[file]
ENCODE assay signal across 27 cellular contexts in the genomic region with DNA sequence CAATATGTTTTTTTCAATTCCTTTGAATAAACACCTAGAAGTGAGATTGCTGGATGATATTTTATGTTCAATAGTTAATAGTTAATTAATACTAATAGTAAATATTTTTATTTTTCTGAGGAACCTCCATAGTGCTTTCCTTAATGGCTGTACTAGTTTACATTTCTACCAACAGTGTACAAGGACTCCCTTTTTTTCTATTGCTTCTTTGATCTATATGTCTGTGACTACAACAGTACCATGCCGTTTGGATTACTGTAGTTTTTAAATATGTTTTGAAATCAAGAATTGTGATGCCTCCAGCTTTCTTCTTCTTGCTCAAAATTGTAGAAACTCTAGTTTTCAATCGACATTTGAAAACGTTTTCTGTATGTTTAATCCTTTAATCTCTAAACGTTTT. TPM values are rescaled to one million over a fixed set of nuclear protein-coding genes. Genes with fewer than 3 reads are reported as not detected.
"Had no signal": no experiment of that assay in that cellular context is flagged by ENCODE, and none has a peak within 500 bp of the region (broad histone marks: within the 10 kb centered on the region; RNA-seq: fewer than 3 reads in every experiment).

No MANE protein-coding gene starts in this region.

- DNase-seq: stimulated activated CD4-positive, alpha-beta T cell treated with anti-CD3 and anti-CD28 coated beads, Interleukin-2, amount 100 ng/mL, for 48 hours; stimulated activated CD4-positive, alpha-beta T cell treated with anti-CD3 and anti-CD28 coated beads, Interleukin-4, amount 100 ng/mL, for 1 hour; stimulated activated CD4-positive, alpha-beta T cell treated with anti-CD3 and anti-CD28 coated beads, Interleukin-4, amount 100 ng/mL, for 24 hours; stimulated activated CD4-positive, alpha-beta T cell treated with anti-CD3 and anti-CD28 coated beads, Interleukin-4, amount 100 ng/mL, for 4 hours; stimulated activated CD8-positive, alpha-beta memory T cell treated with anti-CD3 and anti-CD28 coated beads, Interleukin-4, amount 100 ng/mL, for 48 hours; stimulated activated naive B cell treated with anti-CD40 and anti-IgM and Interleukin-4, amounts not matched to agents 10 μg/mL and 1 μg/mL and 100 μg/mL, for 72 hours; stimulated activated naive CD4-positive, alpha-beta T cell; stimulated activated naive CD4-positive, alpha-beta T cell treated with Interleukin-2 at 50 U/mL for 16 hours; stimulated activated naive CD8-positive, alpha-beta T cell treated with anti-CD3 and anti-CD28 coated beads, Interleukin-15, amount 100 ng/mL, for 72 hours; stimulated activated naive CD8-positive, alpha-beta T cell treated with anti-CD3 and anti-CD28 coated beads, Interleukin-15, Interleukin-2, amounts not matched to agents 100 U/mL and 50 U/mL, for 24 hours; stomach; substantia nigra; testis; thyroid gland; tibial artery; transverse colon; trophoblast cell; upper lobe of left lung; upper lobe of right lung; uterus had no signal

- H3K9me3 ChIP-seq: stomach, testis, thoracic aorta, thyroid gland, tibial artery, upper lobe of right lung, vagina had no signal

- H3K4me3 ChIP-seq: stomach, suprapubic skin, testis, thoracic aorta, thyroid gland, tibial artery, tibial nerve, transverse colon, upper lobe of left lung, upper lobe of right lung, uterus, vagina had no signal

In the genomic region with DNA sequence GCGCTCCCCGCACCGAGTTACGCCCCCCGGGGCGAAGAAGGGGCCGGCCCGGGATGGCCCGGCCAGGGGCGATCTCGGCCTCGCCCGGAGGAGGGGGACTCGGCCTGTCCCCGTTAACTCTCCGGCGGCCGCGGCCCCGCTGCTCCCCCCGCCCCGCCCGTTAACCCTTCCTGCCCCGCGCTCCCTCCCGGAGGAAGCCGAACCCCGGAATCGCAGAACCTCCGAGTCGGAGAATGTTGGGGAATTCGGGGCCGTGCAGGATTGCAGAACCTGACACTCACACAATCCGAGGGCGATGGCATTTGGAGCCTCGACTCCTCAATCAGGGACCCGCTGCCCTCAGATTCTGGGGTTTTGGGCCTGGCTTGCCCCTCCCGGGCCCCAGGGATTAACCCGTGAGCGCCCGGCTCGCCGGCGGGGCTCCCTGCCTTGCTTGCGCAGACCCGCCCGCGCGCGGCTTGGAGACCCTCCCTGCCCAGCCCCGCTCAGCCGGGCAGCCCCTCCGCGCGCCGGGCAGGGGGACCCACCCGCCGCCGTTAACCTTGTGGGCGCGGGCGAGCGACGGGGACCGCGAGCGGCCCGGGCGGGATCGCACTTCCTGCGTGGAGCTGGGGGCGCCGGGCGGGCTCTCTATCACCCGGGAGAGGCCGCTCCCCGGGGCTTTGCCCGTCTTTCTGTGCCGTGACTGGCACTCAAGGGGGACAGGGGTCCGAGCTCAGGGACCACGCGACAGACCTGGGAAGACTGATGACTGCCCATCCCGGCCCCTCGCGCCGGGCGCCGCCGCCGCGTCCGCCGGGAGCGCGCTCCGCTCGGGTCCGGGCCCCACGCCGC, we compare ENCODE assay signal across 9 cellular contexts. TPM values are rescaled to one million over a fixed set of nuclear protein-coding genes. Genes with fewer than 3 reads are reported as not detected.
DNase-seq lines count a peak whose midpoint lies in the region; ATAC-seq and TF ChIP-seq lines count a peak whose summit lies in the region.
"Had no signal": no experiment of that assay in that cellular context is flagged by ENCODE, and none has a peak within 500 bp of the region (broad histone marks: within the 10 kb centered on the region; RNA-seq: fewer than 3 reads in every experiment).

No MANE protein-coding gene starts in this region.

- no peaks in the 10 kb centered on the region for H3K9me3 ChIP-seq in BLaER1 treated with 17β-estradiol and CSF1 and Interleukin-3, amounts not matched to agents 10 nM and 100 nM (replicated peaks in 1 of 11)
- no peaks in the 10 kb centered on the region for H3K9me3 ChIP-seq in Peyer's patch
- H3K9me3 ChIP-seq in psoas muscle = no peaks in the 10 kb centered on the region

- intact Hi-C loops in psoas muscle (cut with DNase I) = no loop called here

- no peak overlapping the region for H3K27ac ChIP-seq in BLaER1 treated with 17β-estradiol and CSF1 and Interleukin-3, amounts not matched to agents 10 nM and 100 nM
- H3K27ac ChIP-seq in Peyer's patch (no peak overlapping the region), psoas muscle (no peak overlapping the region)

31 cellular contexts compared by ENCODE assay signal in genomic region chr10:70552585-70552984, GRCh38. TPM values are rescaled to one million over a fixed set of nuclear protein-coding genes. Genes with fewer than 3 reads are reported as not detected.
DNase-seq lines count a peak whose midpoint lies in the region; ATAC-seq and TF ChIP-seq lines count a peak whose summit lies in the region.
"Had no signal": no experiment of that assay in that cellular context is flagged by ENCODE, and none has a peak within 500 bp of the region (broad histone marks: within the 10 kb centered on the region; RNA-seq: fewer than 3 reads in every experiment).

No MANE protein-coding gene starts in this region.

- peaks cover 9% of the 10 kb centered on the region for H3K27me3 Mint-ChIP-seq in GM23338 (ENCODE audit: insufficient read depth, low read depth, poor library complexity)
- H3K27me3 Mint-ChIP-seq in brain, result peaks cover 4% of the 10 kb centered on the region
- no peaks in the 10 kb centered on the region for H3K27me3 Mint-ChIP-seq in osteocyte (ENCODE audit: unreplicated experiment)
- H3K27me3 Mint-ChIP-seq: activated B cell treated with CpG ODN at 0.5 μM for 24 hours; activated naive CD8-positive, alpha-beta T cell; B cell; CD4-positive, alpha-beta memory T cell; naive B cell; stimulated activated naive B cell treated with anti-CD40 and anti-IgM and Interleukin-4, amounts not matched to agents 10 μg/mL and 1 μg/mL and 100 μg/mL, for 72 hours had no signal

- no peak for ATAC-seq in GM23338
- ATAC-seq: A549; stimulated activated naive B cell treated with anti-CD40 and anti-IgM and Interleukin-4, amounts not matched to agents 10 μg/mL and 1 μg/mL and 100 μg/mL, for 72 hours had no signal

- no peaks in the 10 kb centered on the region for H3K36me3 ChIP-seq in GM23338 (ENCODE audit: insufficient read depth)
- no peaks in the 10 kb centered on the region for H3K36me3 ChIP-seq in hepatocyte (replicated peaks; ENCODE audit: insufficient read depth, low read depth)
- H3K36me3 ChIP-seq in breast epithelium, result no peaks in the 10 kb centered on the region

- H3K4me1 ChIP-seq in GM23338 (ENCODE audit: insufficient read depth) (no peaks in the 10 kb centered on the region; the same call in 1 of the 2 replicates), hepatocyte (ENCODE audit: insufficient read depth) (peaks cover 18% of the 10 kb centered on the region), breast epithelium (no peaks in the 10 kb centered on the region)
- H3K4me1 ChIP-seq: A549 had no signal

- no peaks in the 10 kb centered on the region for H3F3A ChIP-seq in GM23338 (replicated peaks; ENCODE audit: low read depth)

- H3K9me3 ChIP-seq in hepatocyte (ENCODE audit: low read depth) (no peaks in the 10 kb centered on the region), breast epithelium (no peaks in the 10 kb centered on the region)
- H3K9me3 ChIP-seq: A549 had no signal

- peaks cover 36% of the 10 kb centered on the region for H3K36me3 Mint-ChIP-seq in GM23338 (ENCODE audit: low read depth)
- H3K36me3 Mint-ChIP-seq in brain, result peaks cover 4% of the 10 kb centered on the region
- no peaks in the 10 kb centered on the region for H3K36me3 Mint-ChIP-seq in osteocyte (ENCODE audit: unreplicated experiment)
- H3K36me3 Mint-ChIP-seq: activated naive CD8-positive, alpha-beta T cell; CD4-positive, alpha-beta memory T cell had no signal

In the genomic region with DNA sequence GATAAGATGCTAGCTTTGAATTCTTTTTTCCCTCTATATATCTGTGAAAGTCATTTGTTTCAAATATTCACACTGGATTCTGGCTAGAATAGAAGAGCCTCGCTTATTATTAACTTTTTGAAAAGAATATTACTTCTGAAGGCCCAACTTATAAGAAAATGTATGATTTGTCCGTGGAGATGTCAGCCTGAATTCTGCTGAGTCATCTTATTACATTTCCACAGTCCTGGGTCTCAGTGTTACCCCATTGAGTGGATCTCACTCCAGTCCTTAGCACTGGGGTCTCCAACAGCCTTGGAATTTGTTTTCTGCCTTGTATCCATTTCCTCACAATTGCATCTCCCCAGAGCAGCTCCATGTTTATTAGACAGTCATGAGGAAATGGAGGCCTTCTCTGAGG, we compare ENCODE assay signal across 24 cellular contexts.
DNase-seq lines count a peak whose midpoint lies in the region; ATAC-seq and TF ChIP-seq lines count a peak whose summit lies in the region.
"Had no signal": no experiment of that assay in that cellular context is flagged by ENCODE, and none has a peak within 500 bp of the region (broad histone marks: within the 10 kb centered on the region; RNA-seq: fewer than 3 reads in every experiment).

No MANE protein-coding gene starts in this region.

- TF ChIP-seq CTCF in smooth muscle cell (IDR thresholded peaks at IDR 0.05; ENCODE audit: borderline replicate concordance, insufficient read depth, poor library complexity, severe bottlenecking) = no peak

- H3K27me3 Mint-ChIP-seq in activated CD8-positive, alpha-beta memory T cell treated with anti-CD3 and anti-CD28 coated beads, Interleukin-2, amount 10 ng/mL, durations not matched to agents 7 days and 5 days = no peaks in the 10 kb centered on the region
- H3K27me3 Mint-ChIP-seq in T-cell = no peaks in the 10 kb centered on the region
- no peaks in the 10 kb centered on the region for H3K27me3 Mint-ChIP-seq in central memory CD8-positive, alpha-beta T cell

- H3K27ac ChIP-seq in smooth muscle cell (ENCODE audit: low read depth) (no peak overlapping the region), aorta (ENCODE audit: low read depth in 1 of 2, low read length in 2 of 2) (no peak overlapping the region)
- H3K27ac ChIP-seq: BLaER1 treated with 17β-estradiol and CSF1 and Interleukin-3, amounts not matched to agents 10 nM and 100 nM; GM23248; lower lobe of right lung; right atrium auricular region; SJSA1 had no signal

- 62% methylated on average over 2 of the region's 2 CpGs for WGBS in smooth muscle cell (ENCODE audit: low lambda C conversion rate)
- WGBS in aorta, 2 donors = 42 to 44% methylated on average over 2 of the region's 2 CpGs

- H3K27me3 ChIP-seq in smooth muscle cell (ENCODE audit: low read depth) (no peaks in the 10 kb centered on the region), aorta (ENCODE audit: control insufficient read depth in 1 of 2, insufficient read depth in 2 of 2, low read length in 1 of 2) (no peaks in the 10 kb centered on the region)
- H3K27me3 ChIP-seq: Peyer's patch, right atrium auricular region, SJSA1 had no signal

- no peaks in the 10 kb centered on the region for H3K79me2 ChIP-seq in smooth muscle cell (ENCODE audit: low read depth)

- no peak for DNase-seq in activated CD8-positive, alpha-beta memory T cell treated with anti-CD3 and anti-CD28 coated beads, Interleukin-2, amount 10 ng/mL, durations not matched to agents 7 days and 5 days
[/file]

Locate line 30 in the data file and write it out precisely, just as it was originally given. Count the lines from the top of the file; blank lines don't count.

- H3K4me1 ChIP-seq in GM23338 (ENCODE audit: insufficient read depth) (no peaks in the 10 kb centered on the region; the same call in 1 of the 2 replicates), hepatocyte (ENCODE audit: insufficient read depth) (peaks cover 18% of the 10 kb centered on the region), breast epithelium (no peaks in the 10 kb centered on the region)